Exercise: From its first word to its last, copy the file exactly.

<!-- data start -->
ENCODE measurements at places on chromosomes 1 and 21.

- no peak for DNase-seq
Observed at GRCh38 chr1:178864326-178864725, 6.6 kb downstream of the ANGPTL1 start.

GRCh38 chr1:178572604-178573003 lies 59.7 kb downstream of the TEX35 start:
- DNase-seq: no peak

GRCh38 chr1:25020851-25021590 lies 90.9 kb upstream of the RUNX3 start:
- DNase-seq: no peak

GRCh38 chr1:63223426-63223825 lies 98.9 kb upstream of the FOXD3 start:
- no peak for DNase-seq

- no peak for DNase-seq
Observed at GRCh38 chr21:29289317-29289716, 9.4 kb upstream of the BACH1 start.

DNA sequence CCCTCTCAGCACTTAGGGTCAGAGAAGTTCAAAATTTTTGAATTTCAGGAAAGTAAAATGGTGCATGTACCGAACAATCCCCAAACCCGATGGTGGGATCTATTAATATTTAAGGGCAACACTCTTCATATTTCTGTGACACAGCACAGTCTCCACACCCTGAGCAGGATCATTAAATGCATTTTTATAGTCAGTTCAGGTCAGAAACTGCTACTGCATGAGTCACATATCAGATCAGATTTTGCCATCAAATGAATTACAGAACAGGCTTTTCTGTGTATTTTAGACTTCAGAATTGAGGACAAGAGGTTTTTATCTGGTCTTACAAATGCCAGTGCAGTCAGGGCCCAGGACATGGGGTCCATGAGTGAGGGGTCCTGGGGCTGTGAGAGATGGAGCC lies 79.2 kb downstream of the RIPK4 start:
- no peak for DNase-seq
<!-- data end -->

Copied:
ENCODE measurements at places on chromosomes 1 and 21.

- no peak for DNase-seq
Observed at GRCh38 chr1:178864326-178864725, 6.6 kb downstream of the ANGPTL1 start.

GRCh38 chr1:178572604-178573003 lies 59.7 kb downstream of the TEX35 start:
- DNase-seq: no peak

GRCh38 chr1:25020851-25021590 lies 90.9 kb upstream of the RUNX3 start:
- DNase-seq: no peak

GRCh38 chr1:63223426-63223825 lies 98.9 kb upstream of the FOXD3 start:
- no peak for DNase-seq

- no peak for DNase-seq
Observed at GRCh38 chr21:29289317-29289716, 9.4 kb upstream of the BACH1 start.

DNA sequence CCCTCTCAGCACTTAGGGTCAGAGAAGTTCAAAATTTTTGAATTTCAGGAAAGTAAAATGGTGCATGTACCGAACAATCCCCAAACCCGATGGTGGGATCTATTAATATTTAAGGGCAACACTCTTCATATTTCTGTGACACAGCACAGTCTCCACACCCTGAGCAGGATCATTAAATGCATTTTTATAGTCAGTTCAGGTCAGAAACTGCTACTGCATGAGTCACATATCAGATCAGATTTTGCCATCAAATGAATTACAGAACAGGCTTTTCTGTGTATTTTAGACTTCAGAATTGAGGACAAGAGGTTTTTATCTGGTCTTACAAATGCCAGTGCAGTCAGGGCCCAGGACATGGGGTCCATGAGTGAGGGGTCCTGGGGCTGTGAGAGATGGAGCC lies 79.2 kb downstream of the RIPK4 start:
- no peak for DNase-seq